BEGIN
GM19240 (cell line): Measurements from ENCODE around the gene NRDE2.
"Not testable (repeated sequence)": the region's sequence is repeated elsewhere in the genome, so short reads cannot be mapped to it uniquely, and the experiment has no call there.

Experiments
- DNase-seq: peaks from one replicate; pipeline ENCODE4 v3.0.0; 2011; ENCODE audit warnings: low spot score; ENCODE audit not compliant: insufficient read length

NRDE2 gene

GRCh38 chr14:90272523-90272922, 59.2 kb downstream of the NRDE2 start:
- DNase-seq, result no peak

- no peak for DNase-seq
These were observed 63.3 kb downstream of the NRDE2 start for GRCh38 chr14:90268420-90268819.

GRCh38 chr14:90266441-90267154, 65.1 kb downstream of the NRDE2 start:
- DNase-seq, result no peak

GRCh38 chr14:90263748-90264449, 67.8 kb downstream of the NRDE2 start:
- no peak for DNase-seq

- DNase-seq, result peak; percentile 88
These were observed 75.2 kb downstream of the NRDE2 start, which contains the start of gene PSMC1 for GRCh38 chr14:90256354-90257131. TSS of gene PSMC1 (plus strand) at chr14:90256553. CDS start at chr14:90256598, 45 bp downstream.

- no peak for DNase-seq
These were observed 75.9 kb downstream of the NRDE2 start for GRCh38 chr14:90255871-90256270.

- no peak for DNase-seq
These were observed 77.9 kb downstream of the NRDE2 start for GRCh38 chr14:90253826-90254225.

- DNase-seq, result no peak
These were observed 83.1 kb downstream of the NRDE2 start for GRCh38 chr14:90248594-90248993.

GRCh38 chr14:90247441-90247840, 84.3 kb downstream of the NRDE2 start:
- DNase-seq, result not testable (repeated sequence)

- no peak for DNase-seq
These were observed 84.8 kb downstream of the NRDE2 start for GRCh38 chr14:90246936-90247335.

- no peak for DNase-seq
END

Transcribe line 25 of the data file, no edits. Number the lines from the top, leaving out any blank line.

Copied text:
These were observed 84.8 kb downstream of the NRDE2 start for GRCh38 chr14:90246936-90247335.